Brooding Russian Novelist for the Lighthearted (or Leitharted)?


Thank you to Thomas Nelson for the review copy of Peter Leithart’s Fyodor Dostoevsky. Below is my fair and honest review:

I was interested in this book for three reasons:

1. Dostoevsky is one of the best and most profound novelists whoever lived. Crime and Punishment is incisive in its critique of 19th century European philosophy and insightful on the complexity of the human heart, illuminating both its darkness and its goodness. <The Brother's Karamazov is a classic of Western literature. But what about the man? Before reading this book, my only exploration of what sort of man Dostoevsky was, was Wikipedia and a chapter from a Yancey Book. So I was eager to read more.

2. Peter Leithart is an excellent author and has published books in several genres (theology, historical theology, sermons, literary criticism, cultural criticsm, commentaries and other books about the Bible). He also blogs, A LOT at and has published numerous articles. To use the adjective prolific, may be an understatement. And while I haven’t read everything he’s written and know it can’t all be good, generally he has keen insight and is worth listening to.

3. I fancy myself a history buff and Russian history is incredibly interesting. Dostoevsky lived in 19th Century Russia, a period fraught with growing political unrest and conservative entrenchment. Anything focusing on Dostoevsky and needs to explore these dimensions.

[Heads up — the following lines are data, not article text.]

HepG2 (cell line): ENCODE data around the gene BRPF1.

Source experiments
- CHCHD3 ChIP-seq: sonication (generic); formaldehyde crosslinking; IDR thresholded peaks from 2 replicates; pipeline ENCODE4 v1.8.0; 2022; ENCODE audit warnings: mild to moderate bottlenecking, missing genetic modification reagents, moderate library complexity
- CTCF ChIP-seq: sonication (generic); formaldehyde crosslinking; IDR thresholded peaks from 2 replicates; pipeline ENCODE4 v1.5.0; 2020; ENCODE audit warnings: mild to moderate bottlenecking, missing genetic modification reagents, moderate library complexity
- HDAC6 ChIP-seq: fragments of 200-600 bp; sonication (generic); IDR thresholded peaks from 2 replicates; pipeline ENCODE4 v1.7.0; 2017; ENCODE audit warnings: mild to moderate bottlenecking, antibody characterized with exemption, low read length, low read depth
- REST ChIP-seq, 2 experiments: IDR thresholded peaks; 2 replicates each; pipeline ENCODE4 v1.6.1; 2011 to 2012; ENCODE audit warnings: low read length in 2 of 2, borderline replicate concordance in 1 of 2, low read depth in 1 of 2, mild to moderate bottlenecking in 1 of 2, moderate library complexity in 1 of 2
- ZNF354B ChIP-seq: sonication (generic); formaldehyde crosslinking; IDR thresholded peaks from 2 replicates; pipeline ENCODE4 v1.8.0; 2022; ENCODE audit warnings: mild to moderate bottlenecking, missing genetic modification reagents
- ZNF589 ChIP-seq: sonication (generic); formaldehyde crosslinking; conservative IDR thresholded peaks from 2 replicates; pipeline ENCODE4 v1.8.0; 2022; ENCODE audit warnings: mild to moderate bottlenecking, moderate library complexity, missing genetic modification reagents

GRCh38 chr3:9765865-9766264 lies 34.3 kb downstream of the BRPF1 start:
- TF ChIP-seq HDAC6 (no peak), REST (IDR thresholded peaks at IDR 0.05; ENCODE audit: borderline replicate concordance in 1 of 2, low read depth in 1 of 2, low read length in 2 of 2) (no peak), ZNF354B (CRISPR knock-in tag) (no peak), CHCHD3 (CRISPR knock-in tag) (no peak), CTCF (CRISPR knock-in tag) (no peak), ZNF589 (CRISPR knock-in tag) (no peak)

In this thin volume, Leithart gives us an intimate portrait of Dostoevsky, the lover of Russian and lover of Christ. This is not a work of hagiography, Dostoevsky is too real to allow himself be sainted. He drinks to much, he is arrogant and full of rage, he is a gambler and a poor money manager, he is a scoundrel who has a mistress while his first wife is on her deathbed. But he is also somebody who sees with clarity the bankruptcy of European philosophy on Russian soil and that the only hope for his beloved country is Christ.

Leithart’s book is copiously researched as his end notes attest. Though his biography is written in narrative form, many of Dostoevsky’s words come from various of his correspondence and writings.
Having not read another biography on Dostoevsky, this sufficed for my purposes; however I imagine that a better book than this could have been written. This is relatively a brief treatment and while Leithart is fair, this is not him at his most creative or insightful.

But I do recommend it as a short, engaging treatment of a great novelist.

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